HELPING PROTECT THE PACIFIC FROM POLLUTION LEARN MORE

The News

  • Pacific Rim Project Launches with Documentary Film

    Date: 16th February, 2016

    The Pacific Rim Project, an initiative dedicated to protecting and preserving the critical ocean habitats of the Pacific Ocean and raising awareness of the threats they face, today launched with a documentary film highlighting the environmental and socio-economic impacts of trash in the Sea of Japan.

    Read more Here ›
  • Project raises millions to clean up world’s oceans

    Date: 11th February, 2016

    From high school project to large scale cleanup, Boyan Slat's ocean refuse collection system is set to take off. The first large trial is set for early next year, when the team will establish a two-kilometre barrier off the coast of Japan's Tsushima Island.

    Read more Here ›

  • The Issue

    The Sea of Japan is a dynamic ecosystem that has sustained a tradition of seafaring and commerce for hundreds of years. Today, commercial pollution and industrial waste from the coast of South Korea and China are threatening this traditional way of life, particularly in small towns and villages along the coast of Japan. And despite efforts to engage the region on clean-up and dumping prevention, South Korea and China have thus far refused to participate. The Pacific Rim Project traveled to the quaint, beautiful city of Kyotango, Japan to explore how this pollution is threatening local traditions and the unique “Singing Sands” beaches that have made it a famous tourist destination the world over.

    Watch The Video
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The Threat

The South China Sea is not only home to a number of infamous territorial disputes, but also to some of the world’s most pressing environmental issues. Overfishing and mercury poisoning threaten the local fish population and the birthplace of nearly 40 percent of the world’s tuna population. Industrial pollution in the form of trash and chemical waste dumping create a toxic environment for all organisms in this dynamic marine ecosystem. Rising levels of atmospheric carbon dioxide are rapidly acidifying the ocean. And China’s aggressive building efforts continue to destroy massive swaths of coral reef.

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Overfishing
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The South China Sea is one of the most diverse marine ecosystems in the entire world. In addition to being the birthplace of approximately 40 percent of the world’s tuna population, it is also home to thousands of cataloged plant and animal species. Given the fact that only 5 percent of the world’s oceans have been explored, this is an amazing source of biodiversity. Unfortunately, rampant overfishing and illegal fishing methods (such as dynamite fishing, cyanide poisoning, and bottom trawling) are decimating the local fish populations.

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Industrial Pollution
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Industrial dumping is one of the most significant environmental challenges facing the South China Sea, where millions of pounds of trash and industrial waste are dumped each year. According to a 2015 article from the Wall Street Journal, the world’s two largest producers of mismanaged plastic waste are China (producing 27.7 percent of the world total) and Indonesia (responsible for 10 percent of the world’s mismanaged plastic). Most of this plastic ends up in the South China Sea.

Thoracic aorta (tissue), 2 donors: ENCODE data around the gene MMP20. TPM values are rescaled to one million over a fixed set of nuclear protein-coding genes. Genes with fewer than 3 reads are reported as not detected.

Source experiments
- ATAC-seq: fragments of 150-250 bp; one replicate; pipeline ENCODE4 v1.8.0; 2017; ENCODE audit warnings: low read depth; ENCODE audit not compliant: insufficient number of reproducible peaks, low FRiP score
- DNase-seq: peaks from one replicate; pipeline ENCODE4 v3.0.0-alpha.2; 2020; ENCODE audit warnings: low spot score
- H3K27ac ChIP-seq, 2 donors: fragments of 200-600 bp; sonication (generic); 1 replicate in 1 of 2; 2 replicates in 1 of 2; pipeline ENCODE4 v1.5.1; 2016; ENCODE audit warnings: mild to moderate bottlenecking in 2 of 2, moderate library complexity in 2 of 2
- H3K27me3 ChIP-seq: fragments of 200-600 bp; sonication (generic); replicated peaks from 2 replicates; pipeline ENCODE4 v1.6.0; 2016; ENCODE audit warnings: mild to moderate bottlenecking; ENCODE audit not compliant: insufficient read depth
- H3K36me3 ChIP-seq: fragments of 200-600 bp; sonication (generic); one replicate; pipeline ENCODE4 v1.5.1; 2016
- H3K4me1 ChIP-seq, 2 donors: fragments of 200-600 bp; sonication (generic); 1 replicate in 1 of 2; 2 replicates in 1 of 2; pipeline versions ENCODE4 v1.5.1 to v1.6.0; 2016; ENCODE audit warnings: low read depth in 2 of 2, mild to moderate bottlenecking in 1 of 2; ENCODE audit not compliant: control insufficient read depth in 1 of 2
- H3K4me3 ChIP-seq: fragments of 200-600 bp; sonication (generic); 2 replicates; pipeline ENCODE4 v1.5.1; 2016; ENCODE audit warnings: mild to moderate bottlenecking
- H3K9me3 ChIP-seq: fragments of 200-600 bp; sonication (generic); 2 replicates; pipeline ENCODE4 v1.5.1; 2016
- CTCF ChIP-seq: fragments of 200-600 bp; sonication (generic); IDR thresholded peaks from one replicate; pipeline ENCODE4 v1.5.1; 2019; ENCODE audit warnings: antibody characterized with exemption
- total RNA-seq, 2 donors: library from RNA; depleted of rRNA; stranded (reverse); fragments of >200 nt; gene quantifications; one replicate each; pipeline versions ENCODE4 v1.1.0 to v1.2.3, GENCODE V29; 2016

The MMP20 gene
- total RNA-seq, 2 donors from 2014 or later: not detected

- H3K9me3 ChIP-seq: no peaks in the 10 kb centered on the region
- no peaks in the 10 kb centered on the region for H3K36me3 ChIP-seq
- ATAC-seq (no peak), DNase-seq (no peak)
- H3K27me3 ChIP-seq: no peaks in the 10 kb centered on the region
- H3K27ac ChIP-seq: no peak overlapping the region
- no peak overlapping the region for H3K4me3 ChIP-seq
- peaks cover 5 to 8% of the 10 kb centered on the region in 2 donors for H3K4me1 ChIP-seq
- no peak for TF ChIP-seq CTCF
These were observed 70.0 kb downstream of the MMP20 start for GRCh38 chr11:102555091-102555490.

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Ocean Acidification
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Recent research has shown that as atmospheric levels of carbon dioxide continue to rise, oceans across the world are becoming increasingly acidic. This effect is compounded by countries that produce large amounts of carbon dioxide emissions and with China producing 23 percent of the world’s Carbon Dioxide emissions, this effect has led to the growing acidification of the South China Sea. Rising acidity can make oceans a hostile environment for fish and also leads to decreased skeleton growth in coral.

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Coral Reef Damage
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From an environmental standpoint, the combination of Chinese construction and rising acidification of oceans, is destroying coral reefs across the South Pacific. As ships dredge sand from the bottom of the ocean, they destroy much of what lies on the seabed. It also stirs up large amounts of corrosive sediment, which then settles on nearby reefs. These processes often lead to the destruction of large swaths of coral reefs, in addition to killing turtles, giant clams, and reef-building organisms.

  • The Problem

    While large amounts of plastic trash continues to wash up on the shores of nations that border the South China Sea, an even larger portion of this trash is swept up into ocean currents. These ocean currents can carry plastic trash for thousands of miles and much of it comes together to form the Great Pacific Garbage Patch. An enormous area in the Pacific, this floating island of trash and chemical sludge is estimated to be anywhere from 700,000-150,000,000 square kilometers in size and poses a significant threat to all organisms that come in contact with it.

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